Italy's confused election campaign took another twist Friday with the country's respected national anti-Mafia prosecutor joining ranks with the center-left Democratic Party, a big-name boost for a party that is already leading in the polls ahead of the February vote.
A day earlier, Premier Mario Monti got an even bigger endorsement for his potential candidacy from the Vatican newspaper after winning a not-so-subtle thumbs up from the pope himself on Christmas Day.
Almost left behind in the jockeying was Italy's most colorful politician, Silvio Berlusconi, who was on the front pages of Italy's leading daily Friday for an entirely other reason. Corriere della Sera revealed details of his divorce settlement with his second wife Veronica Lario, showing that he must pay her €3 million ($4 million) a month. He gets to keep the house, however.
Italians vote Feb. 24-25 in general elections after a yearlong experiment with Monti's technocratic government, appointed to help steer Italy through the eurozone's debt crisis. Monti took the place of Berlusconi, who was forced to resign in November 2011 after international markets lost faith in his ability to enact necessary reforms.
Monti has hedged his political intentions, saying he won't run but would be open to leading a new government if like-minded politicians who backed his 25-page political platform asked him. He met Friday with centrist leaders who are his main supporters but who are only expected to win a small chunk of the popular vote.
Leading in the projections with some 30 percent of the vote is the Democratic Party, which proudly presented prosecutor Pietro Grasso at party headquarters in Rome for his political debut. Grasso choked up as he recounted how his hand trembled a few days ago when he wrote the letter to Italy's order of magistrates seeking to end his 43-year career fighting the mob.
He explained his "radical" decision to run for an as yet unidentified office as wanting to leave a better country for his grandson. Sounding more like a potential justice minister than mere parliamentary candidate, Grasso said he had a vision of Italy to "be at the service of a country that has reached the maximum of confusion."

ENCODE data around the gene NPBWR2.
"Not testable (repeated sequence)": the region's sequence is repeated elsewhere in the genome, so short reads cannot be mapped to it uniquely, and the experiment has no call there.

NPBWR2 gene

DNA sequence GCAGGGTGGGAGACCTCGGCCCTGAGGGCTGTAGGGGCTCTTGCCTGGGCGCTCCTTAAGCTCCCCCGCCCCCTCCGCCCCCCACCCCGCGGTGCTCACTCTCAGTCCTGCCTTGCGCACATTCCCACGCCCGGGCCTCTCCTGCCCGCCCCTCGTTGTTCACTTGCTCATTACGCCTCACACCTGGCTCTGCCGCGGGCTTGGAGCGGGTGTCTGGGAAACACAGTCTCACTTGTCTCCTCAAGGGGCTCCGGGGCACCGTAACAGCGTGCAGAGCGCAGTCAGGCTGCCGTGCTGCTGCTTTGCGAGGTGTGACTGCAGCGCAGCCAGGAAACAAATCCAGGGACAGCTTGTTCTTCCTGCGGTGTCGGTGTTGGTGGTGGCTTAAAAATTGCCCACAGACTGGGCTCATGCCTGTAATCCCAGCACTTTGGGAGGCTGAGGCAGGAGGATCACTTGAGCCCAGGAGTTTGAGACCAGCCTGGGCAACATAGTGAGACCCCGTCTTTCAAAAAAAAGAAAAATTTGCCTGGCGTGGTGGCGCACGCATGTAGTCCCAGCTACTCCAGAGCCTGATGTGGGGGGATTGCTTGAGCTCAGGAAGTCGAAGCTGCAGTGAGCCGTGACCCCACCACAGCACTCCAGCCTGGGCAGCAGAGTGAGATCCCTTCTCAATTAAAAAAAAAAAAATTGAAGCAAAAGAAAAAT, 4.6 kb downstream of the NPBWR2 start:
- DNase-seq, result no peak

Pier Luigi Bersani, the Democratic Party's candidate for premier, looked pleased at having brought into his party a figure who is respected on both the left and right. Grasso didn't say exactly what he was running for, only that he had asked not to run in his native Sicily, where he said his investigations against the Cosa Nostra had "left their mark."
Bersani has said he wants to bring morality back to Italy and Italian politics — a clear reference to the sex scandals and legal woes that helped bring down Berlusconi.
He was asked about the Vatican newspaper's endorsement of Monti, a practicing Catholic who has enjoyed the esteem of Pope Benedict XVI. Praising Monti, L'Osservatore Romano said the economist clearly wanted to "recover the highest and most noble sense of politics" for the common good.
Bersani said he had long considered politics to be noble.
Cardinal Angelo Bagnasco, the head of Italy's bishops conference, on Friday said Monti was recognized both at home and abroad for his "honesty and capability."
Support from the Vatican and the Italian Catholic Church, both influential in the country's society, is considered crucial for any Italian government.
The Vatican made clear by the end of Berlusconi's last term that it was tired of his scandalous lifestyle. His wife said she was divorcing him because of his fondness for younger women. Separately, the media mogul is on trial in Milan for allegedly paying for sex with an underage woman and trying to use his office while premier to cover it up, charges he has denied.
Berlusconi, 76, is currently dating a woman nearly 50 years his junior. After waffling for months, he seems very much in campaign mode, though his center-right People of Freedom party trails in the polls.
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